When I’m restless or pre-occupied at night, I sometimes listen to talks by Earl Nightingale, one of the oldest of old-school personal development coaches. Long before Wayne Dyer, Tony Robbins, and the like, Nightingale was dispensing wisdom with a pleasant baritone voice.
Something I’ve heard him say many times always sticks with me: If we are unhappy with our rewards, all in the world we have to do is increase our contribution. To the degree we perform a valued service, so will we be rewarded. (Or, as another ancient text puts it, “For whatever a man sows, that he will also reap.”)
Now this compensation may or may not be of a strictly monetary nature. We can obviously see examples of entertainers and athletes who receive outrageous salaries compared to teachers or social workers. But if we assume our work lives are not entirely measured by our pay, we can reap a large bounty of reward by giving our best to those whom we serve.
As one who serves others for a living (don’t we all in some way?), one of my goals is that I would never have a someone call me and begin the conversaton with “I know you’re really busy, but…” While I usually *am* busy, I want to cultivate the illusion that I always have time for that person, and then do my best to take care of his or her need. Here’s how I see it:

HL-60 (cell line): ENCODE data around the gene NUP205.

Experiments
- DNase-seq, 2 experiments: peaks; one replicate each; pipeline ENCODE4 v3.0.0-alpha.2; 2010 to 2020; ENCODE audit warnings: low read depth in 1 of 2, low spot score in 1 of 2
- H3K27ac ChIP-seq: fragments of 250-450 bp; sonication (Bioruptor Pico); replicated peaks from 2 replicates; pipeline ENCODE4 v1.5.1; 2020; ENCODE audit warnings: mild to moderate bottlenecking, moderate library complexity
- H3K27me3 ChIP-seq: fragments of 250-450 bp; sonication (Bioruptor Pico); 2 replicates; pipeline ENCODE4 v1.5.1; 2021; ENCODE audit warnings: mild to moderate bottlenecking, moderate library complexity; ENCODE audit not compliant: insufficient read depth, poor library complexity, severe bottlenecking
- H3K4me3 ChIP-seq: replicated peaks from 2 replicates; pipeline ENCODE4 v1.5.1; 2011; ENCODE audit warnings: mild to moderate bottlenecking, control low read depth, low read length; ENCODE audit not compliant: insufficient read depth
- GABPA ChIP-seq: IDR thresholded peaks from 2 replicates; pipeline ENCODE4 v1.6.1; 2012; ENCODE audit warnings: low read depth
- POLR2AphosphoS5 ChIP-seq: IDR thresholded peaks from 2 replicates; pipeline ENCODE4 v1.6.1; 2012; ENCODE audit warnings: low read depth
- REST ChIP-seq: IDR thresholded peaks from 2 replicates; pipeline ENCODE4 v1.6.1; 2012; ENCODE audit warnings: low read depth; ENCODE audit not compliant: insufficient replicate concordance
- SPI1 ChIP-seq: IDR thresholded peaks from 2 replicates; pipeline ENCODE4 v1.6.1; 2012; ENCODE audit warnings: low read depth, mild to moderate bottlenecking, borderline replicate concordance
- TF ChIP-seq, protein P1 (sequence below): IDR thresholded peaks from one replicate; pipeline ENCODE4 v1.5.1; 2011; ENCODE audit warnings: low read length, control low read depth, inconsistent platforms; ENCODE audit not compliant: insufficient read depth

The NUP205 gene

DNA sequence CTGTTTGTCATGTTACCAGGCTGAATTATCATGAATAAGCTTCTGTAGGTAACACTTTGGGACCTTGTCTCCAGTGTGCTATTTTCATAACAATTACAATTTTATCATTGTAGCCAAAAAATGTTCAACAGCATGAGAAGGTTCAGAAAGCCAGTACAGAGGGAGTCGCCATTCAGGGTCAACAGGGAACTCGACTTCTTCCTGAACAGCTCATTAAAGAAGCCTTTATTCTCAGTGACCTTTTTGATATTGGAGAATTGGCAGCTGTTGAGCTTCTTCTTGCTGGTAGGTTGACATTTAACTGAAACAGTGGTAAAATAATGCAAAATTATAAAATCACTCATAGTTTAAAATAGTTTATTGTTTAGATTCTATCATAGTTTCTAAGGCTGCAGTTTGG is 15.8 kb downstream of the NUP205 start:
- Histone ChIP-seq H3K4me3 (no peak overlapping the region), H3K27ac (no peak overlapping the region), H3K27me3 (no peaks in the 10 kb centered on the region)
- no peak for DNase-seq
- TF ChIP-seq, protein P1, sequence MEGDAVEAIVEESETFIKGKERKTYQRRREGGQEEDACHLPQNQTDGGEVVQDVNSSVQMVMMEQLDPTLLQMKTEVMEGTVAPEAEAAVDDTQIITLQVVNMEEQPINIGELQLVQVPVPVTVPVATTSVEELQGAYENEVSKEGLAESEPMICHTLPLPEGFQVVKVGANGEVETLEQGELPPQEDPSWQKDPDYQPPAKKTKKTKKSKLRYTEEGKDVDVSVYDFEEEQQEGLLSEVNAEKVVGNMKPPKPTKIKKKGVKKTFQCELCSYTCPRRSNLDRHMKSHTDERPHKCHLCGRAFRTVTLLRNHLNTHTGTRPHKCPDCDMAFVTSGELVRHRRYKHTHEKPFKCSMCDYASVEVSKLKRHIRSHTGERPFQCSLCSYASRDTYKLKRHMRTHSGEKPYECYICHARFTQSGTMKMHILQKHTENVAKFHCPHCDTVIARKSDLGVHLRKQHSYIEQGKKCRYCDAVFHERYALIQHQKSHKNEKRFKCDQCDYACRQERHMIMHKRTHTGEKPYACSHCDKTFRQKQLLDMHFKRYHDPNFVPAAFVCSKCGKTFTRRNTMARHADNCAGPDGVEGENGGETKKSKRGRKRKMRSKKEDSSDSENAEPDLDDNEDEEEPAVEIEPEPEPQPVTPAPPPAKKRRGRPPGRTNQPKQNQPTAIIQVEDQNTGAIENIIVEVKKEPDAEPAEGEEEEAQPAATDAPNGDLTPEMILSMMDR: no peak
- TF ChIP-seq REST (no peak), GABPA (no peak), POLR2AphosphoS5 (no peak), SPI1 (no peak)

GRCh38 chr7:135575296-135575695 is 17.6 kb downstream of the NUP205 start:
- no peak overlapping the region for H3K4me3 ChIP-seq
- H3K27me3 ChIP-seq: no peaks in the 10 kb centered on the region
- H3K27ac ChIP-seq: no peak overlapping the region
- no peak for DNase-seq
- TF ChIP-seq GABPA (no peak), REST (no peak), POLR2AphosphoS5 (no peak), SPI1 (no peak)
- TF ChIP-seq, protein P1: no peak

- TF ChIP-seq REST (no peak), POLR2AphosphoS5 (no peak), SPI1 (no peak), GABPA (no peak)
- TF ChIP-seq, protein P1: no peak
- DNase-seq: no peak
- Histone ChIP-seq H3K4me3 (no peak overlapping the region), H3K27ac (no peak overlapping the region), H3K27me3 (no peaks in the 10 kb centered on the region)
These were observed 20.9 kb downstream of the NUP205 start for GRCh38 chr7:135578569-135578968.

What I give my customers:
My Communicator button is green for you.
I will be happy to talk to you in person.
I won’t hesitate to say “I’m sorry” if I’ve messed up.
If possible, I’ll say “Yes”.
What I receive:
You challenge me to be my best.
You give me the opportunity to do good work.
You’ll understand me saying “No” as long as you know I’m doing my best.
Because of you, I have a job.
This reciprocal contribution is not only good from a career standpoint, but I believe it is part of a rewarding life. It just feels good when we are part of give-and-take relationship. And when we do our best to out-give one another, I believe our company benefits. Besides, don’t you enjoy a little competition between friends?